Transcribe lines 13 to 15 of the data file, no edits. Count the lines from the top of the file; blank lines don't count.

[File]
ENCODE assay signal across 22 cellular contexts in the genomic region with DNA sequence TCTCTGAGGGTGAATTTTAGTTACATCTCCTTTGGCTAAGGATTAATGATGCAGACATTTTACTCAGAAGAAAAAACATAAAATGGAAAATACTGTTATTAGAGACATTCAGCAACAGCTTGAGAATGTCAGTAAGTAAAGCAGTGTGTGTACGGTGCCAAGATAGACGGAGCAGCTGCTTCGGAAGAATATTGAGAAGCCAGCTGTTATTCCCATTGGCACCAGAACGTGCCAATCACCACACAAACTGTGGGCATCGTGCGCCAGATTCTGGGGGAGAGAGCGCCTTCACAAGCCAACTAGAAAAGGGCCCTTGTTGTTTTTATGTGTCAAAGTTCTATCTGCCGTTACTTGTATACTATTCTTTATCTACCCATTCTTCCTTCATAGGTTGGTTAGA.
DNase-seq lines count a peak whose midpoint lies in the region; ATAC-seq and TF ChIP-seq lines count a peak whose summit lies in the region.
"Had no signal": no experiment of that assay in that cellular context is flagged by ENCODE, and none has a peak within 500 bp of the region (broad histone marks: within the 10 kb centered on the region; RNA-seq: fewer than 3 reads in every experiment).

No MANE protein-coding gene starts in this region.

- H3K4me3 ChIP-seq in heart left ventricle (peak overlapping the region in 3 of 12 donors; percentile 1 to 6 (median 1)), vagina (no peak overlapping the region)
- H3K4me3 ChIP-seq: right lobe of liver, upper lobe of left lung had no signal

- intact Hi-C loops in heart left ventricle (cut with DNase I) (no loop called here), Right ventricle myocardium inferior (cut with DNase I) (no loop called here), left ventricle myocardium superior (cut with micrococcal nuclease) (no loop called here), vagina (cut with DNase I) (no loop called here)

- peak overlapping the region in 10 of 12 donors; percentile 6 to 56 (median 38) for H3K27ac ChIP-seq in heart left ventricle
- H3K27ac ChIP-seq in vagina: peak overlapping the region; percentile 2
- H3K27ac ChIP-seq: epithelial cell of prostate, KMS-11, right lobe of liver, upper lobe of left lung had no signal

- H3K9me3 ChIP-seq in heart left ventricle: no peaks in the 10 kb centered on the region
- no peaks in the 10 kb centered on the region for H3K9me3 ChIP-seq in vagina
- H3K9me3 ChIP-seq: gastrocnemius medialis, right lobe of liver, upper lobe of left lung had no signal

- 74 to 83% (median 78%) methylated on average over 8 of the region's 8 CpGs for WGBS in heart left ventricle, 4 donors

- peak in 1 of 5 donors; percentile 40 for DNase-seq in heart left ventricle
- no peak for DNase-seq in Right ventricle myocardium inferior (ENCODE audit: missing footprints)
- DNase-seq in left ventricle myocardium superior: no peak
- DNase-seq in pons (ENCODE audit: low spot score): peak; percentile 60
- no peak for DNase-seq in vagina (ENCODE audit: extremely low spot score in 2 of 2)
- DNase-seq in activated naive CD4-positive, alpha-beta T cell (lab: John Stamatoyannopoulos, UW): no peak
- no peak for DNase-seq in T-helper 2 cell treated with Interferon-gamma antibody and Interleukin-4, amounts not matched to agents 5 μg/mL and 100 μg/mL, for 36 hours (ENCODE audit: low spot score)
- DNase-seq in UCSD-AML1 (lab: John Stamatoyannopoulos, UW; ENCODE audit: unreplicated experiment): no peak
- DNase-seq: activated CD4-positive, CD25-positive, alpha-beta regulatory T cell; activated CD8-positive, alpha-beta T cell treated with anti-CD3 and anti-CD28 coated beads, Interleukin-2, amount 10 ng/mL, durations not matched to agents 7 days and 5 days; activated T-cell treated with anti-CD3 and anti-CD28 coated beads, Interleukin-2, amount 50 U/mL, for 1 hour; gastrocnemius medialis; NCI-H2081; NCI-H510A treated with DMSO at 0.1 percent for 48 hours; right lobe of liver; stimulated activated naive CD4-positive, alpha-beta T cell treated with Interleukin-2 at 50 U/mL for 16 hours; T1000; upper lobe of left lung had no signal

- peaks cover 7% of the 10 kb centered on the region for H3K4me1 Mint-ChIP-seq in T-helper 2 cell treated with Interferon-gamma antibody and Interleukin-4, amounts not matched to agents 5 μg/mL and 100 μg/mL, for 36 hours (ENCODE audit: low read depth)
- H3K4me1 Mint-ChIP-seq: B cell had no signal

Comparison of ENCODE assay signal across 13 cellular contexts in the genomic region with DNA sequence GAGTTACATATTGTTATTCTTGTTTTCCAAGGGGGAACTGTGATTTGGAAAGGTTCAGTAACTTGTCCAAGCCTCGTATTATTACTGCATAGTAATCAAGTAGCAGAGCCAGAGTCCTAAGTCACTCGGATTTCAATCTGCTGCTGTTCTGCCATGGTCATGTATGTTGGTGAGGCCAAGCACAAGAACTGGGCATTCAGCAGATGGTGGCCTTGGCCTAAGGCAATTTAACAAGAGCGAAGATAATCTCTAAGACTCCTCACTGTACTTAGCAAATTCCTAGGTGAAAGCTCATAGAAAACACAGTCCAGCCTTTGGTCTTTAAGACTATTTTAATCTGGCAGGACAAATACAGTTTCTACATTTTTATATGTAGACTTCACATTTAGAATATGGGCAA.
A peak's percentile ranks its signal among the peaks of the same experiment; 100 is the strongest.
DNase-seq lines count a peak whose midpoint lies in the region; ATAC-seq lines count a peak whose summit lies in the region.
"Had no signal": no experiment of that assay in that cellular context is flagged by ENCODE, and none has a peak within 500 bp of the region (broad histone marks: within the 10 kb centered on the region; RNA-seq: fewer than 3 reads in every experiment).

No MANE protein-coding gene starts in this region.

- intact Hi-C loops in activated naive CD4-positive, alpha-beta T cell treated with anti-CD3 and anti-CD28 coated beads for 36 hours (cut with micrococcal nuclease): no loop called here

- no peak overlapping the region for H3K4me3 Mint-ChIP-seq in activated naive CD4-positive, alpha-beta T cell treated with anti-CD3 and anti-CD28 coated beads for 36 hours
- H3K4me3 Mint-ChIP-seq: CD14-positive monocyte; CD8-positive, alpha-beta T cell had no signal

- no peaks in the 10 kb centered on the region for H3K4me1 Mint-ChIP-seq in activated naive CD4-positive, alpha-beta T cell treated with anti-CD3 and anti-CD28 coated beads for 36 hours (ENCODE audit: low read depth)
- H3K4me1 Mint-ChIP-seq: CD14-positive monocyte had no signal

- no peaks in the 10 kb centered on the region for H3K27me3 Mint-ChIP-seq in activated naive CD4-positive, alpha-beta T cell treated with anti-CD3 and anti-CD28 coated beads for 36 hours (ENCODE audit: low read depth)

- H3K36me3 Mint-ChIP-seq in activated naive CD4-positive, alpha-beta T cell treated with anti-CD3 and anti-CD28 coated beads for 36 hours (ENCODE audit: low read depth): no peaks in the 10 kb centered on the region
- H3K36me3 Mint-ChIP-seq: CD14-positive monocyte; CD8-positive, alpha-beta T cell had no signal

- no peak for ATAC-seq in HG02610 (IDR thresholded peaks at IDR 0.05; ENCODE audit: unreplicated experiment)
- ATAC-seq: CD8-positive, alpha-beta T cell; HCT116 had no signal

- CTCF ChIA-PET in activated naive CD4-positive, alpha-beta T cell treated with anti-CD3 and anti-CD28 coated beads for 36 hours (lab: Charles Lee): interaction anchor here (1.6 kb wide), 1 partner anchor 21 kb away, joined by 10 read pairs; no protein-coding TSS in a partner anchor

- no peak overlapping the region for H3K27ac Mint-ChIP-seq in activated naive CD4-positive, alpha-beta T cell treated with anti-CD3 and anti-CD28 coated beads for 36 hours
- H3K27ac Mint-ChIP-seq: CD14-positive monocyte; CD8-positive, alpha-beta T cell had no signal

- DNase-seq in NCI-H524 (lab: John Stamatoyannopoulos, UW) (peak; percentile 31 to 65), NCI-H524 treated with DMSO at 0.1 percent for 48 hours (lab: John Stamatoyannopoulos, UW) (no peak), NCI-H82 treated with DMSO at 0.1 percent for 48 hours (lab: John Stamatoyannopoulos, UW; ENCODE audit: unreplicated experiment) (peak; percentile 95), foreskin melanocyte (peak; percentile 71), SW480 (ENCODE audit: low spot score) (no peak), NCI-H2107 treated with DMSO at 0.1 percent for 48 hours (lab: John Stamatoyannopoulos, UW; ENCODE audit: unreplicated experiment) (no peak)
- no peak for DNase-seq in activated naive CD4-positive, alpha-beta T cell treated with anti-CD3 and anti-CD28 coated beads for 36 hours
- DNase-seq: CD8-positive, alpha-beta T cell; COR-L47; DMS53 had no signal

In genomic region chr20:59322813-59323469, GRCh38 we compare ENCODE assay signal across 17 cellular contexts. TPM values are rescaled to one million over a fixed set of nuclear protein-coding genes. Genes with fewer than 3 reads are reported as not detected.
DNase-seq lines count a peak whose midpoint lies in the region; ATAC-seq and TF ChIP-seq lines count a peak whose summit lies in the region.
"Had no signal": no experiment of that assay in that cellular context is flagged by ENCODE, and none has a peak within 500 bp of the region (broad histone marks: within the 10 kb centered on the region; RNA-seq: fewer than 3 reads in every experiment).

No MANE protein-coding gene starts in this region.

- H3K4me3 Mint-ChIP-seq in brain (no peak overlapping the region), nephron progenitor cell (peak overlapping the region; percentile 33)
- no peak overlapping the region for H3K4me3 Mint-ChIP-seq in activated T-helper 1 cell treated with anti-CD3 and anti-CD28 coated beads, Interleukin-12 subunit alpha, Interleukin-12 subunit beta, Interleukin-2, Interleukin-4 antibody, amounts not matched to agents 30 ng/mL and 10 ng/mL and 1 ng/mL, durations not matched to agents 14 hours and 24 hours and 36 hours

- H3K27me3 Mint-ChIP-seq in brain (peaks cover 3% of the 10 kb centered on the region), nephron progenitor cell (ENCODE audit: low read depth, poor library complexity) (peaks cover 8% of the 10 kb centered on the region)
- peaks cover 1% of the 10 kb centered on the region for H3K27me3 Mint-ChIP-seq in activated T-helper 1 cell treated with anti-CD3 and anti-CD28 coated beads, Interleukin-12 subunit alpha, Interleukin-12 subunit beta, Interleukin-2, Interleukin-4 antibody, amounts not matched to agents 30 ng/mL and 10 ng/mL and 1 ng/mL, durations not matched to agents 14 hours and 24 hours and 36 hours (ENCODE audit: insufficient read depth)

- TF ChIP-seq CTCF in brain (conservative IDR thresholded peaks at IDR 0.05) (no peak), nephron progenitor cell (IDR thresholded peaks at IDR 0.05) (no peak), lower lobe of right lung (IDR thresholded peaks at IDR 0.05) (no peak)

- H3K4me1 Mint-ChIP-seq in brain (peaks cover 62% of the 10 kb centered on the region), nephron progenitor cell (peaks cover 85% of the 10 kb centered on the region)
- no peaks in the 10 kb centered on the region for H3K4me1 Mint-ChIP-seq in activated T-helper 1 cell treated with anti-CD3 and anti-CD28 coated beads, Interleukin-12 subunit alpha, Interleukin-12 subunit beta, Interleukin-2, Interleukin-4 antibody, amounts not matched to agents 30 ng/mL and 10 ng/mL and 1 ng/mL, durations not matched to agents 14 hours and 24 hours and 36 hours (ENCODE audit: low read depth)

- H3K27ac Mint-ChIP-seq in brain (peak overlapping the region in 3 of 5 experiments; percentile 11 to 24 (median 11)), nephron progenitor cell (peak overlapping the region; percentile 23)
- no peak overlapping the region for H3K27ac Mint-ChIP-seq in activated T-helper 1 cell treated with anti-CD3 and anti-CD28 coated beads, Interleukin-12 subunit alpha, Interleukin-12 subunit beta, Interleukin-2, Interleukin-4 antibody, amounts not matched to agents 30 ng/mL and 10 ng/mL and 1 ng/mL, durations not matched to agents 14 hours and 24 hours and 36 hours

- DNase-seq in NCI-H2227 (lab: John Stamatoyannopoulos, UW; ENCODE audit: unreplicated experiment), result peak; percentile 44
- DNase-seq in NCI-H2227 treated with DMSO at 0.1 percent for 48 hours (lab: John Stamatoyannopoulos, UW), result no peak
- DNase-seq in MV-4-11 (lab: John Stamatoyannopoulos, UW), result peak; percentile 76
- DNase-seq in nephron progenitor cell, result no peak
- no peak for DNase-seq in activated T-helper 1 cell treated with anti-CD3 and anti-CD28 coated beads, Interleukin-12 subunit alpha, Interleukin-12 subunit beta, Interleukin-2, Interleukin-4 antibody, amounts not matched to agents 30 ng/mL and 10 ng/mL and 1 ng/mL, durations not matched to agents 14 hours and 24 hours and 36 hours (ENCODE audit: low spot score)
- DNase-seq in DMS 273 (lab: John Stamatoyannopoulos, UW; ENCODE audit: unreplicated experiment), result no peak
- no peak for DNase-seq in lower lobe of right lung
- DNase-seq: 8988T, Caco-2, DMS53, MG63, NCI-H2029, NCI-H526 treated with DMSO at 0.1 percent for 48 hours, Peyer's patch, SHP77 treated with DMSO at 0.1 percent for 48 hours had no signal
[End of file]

- H3K9me3 ChIP-seq: gastrocnemius medialis, right lobe of liver, upper lobe of left lung had no signal

- 74 to 83% (median 78%) methylated on average over 8 of the region's 8 CpGs for WGBS in heart left ventricle, 4 donors

- peak in 1 of 5 donors; percentile 40 for DNase-seq in heart left ventricle